On September 3, 2019, a detention hearing was held before Magistrate Judge Linda R. Anderson. As in each detention hearing in this District, the government was represented by the United States Attorney's Office. Counsel for Baltazar-Sebastian provided evidence through documents and the testimony of three witnesses regarding her client's residence, church fellowship, commitment to care for her daughter, and daughter's school records. Judge Anderson concluded that Baltazar-Sebastian was not a danger to the community or a flight risk. Accordingly, Judge Anderson issued an Order releasing Baltazar-Sebastian on bond subject to specific conditions, including that she “remain in the Southern District of Mississippi at all times during the pendency of these proceed-ings unless special permission is obtained from the Court.” Docket No. 14 at 2. The government did not appeal Judge Anderson's Order.

Baltazar-Sebastian was not released. ICE immediately took her into custody and transferred her to a holding center in Louisiana. For an extended period of time, Baltazar-Sebastian's whereabouts were unknown to her daughter and her attorney. Baltazar-Sebastian was not able to communicate with her attorney about her case.4 On September 13, 2019, she appeared before an Immigration Judge in Louisiana. The hearing was continued to give her time to find an immigration attorney.

On September 25, 2019, in this criminal case, the United States filed a Motion for Writ of Habeas Corpus Ad Prosequendum to ensure that Baltazar-Sebastian would be present at a hearing before this Court. The motion was granted by Magistrate Judge F. Keith Ball. Counsel for Baltazar-Sebastian then filed two motions of her own: (1) to set aside the Writ, and (2) to clarify her client's conditions of release. Counsel argued that because Baltazar-Sebastian had been released on bond by the Magistrate Judge, her continued detention by ICE was unlawful.

A hearing was held on October 15, 2019. Baltazar-Sebastian asked the Court to enforce Judge Anderson's Order of Release. This Court granted Baltazar-Sebastian's request and promised a detailed written order. The United States' motion for reconsideration followed shortly thereafter. Another hearing was held on November 18, 2019, this time with representatives from the United States Attorney's Office, the Department of Justice (Main Justice), and ICE.5 The Court's full ruling follows.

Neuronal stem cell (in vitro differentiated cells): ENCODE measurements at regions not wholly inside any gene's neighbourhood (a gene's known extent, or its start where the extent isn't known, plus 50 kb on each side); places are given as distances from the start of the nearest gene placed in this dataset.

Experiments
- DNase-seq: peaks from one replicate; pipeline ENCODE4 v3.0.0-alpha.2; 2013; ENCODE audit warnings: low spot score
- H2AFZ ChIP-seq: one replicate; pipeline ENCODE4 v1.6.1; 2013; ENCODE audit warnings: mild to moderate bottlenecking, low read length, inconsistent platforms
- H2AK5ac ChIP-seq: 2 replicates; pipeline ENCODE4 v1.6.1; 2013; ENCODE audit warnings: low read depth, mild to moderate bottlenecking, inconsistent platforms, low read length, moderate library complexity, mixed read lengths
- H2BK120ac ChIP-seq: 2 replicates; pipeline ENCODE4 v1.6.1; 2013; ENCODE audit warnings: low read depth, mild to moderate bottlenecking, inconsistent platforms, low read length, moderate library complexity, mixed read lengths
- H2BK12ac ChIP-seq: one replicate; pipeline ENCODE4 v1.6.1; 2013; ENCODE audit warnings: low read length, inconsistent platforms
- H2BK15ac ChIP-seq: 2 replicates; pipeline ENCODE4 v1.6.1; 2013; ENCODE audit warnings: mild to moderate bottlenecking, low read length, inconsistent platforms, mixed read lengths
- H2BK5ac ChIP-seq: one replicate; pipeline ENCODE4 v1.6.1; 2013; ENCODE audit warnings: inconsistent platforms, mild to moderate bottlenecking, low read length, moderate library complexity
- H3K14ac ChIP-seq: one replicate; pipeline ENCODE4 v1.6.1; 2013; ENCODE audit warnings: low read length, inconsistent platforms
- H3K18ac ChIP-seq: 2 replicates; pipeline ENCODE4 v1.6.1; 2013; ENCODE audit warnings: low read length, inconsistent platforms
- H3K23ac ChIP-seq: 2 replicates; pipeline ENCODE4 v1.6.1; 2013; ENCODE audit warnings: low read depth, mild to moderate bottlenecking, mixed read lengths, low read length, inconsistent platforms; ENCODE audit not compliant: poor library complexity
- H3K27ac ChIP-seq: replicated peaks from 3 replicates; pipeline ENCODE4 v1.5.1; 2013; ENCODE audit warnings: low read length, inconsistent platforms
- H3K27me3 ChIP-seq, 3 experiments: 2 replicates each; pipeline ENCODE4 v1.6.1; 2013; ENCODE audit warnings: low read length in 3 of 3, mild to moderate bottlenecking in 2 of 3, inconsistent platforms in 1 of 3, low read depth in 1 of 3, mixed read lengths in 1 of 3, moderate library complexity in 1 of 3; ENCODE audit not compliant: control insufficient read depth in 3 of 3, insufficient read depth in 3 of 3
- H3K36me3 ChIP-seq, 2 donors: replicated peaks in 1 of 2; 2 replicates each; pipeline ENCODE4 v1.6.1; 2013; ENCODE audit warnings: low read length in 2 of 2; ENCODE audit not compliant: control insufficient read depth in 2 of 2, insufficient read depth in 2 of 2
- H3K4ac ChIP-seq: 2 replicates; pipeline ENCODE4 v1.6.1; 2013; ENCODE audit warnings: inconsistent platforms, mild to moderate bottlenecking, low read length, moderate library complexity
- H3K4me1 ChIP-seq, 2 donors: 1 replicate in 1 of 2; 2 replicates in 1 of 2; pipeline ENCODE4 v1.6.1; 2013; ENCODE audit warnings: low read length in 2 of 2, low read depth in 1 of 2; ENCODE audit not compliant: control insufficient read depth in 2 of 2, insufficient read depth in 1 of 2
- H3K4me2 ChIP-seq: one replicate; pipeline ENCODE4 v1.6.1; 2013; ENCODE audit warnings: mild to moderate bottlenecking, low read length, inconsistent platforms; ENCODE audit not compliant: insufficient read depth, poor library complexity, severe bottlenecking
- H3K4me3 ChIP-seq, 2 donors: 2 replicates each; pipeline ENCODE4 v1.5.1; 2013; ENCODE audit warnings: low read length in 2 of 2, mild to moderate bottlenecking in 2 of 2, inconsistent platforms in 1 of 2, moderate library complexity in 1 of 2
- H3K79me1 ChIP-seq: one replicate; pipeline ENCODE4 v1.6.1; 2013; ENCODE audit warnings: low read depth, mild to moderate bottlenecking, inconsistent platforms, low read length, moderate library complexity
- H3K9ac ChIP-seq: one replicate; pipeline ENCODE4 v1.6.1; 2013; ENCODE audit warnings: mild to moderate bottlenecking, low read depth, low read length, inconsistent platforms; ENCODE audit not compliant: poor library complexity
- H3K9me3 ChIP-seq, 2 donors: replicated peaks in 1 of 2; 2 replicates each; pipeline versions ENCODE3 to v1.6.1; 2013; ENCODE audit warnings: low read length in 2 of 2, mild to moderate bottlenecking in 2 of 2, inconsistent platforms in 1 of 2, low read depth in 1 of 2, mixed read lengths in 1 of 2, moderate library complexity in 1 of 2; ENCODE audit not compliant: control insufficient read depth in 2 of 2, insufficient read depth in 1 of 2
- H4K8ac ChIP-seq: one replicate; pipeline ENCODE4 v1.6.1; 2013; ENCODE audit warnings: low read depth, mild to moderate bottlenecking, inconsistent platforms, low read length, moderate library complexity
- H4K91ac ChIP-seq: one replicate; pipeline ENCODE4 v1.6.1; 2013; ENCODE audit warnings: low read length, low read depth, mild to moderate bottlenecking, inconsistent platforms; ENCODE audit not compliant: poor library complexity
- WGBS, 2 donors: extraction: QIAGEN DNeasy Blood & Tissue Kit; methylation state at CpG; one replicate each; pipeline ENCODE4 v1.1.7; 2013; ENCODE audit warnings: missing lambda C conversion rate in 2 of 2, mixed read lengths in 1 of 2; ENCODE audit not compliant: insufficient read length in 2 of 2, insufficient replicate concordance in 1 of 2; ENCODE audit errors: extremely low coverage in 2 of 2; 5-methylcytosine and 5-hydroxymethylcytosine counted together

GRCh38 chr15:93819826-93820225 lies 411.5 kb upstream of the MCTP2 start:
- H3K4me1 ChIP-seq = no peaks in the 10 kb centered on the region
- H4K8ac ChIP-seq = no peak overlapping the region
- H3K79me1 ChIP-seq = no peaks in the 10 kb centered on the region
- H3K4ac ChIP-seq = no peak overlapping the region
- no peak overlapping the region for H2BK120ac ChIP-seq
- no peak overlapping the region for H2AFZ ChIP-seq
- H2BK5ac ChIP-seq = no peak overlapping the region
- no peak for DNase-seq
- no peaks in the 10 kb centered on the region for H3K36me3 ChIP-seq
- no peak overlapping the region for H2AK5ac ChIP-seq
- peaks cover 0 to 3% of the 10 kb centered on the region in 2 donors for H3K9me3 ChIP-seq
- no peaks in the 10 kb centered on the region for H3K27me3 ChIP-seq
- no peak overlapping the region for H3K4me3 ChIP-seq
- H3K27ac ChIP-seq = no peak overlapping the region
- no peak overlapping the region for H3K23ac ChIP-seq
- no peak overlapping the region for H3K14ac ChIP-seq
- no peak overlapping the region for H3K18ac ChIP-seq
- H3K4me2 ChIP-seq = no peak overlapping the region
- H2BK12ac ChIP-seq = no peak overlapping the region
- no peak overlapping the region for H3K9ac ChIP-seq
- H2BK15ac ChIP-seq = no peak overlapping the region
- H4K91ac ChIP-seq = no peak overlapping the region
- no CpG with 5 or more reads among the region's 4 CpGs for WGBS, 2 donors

A. Relevant Law

This case requires the Court to analyze the Bail Reform Act of 1984 (BRA), 18 U.S.C. § 3141 et seq., and the Immigration and Nationality Act of 1965 (INA), 8 U.S.C. § 1101 et seq.

1. The Bail Reform Act

“In our society liberty is the norm, and detention prior to trial or without a trial is the carefully limited exception.” United States v. Salerno, 481 U.S. 739, 755 (1987). Congress understood this when it enacted the BRA, which provides that a “judicial officer shall order the pretrial release” of a person charged with a federal crime, “unless the judicial officer determines that such release will not reasonably assure the appearance of the person as required or will endanger the safety of any other person or the community.”6 18 U.S.C. § 3142(b). “The word ‘shall' is mandatory in meaning.” United States v. Graves, 908 F.3d 137, 141 (5th Cir. 2018), as revised (Nov. 27, 2018) (citing Valdez v. Cockrell, 274 F.3d 941, 950 (5th Cir. 2001)). Pursuant to this language, “the presumption is release absent a demonstration that the defendant is likely to flee or is a danger to the community.” United States v. Espinoza-Ochoa, 371 F.Supp.3d 1018, 1020 (M.D. Ala. 2019) (citation omitted).

The BRA expressly contemplates pretrial release for aliens. See United States v. Adomako, 150 F.Supp.2d 1302, 1304 (M.D. Fla. 2001). Section 3142(d) of the Act provides that if a judicial officer determines that an alien “may flee or pose a danger to any other person or the community, then the judicial officer shall order the temporary detention of such person in order for the attorney for the government to notify the appropriate official of the Immigration and Naturalization Service.” United States v. Trujillo-Alvarez, 900 F.Supp.2d 1167, 1174 (D. Or. 2012) (citing 18 U.S.C. § 3142(d)) (quotation marks and emphasis omitted). This temporary detention may not exceed 10 days. 18 U.S.C. § 3142(d). The statute continues, “[i]f the official fails or declines to take such person into custody during that period, such person shall be treated in accordance with the other provisions of this section, notwithstanding the applicability of other provisions of law governing release pending trial or deportation or exclusion proceedings.” Id. “The ordinary meaning of notwithstanding is in spite of, or without prevention or obstruction from or by.” N.L.R.B. v. SW General, Inc., 137 S.Ct. 929, 939 (2017) (quotation marks and citations omitted). The use of “notwithstanding” in a statute “shows which provision prevails in the event of a clash.” Id. (citing Antonin Scalia & Bryan A. Garner, Reading Law: The Interpretation of Legal Texts 126-27 (2012)).

No other section in the BRA addresses aliens, nor are there special or additional conditions placed on such persons. Congress chose not to make any other distinction between citizens and aliens. Outside of § 3142(d), Congress required that detainees be treated alike.

2. The Immigration and Nationality Act

“An illegal alien is detained under the INA to facilitate his removal from the country.” United...